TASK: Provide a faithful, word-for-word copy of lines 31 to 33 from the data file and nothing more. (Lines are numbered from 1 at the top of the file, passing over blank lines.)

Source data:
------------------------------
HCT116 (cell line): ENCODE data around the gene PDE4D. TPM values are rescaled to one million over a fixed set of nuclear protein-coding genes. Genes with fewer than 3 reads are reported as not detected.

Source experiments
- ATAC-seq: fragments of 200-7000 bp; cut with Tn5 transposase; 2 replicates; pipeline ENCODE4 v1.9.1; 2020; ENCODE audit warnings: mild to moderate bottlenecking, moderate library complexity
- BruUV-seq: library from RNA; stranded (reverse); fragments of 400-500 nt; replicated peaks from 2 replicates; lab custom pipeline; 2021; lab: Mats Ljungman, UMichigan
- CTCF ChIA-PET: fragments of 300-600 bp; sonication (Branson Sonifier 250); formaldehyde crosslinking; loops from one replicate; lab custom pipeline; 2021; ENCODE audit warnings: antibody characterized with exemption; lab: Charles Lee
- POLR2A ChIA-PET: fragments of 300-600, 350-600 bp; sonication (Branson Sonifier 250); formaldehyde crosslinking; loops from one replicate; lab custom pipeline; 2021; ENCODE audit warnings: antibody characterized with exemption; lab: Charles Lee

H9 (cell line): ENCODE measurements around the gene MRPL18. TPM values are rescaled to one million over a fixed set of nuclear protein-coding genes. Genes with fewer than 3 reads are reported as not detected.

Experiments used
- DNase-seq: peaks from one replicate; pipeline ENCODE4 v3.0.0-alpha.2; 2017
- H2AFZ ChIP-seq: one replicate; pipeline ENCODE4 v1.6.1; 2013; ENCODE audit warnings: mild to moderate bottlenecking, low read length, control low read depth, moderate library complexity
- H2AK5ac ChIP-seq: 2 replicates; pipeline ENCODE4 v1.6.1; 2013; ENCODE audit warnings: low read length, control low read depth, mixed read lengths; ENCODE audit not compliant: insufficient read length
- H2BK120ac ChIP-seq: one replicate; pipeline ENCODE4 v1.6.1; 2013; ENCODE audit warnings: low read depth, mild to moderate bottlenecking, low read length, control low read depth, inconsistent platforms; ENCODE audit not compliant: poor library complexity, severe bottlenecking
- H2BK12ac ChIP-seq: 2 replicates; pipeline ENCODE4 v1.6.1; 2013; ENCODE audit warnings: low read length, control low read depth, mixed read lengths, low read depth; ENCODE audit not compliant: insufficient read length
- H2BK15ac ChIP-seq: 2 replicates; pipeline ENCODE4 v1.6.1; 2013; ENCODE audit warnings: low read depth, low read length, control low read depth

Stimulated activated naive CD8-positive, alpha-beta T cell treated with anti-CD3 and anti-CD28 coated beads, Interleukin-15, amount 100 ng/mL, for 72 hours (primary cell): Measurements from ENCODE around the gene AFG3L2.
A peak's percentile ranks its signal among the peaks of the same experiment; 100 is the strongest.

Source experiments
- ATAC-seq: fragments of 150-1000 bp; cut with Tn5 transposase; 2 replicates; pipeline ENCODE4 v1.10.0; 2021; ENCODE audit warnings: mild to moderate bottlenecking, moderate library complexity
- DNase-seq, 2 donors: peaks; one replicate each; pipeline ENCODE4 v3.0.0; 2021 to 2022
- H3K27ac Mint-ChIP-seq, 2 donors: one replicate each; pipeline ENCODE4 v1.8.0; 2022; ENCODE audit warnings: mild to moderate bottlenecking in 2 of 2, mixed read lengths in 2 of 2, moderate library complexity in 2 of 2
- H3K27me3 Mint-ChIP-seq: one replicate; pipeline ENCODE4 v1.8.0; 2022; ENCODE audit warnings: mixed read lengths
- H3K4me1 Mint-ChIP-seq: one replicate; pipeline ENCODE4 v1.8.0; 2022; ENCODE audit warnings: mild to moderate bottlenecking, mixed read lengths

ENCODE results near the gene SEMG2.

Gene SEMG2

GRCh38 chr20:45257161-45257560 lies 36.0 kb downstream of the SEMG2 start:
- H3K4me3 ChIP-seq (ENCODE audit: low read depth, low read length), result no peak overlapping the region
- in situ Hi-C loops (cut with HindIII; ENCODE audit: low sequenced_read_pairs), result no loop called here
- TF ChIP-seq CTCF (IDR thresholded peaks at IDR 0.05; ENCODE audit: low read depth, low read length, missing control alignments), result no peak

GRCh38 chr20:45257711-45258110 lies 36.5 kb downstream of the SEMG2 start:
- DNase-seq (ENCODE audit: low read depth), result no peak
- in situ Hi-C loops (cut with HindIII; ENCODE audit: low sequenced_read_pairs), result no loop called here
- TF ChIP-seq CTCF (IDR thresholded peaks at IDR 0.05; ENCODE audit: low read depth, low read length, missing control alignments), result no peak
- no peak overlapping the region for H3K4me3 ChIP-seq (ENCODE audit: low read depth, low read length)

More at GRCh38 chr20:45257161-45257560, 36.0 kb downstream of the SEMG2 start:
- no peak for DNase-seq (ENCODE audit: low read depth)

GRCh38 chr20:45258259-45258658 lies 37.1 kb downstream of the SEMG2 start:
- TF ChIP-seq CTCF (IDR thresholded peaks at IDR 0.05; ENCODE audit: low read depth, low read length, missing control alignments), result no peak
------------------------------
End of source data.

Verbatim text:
- in situ Hi-C loops (cut with HindIII; ENCODE audit: low sequenced_read_pairs), result no loop called here
- TF ChIP-seq CTCF (IDR thresholded peaks at IDR 0.05; ENCODE audit: low read depth, low read length, missing control alignments), result no peak
- no peak overlapping the region for H3K4me3 ChIP-seq (ENCODE audit: low read depth, low read length)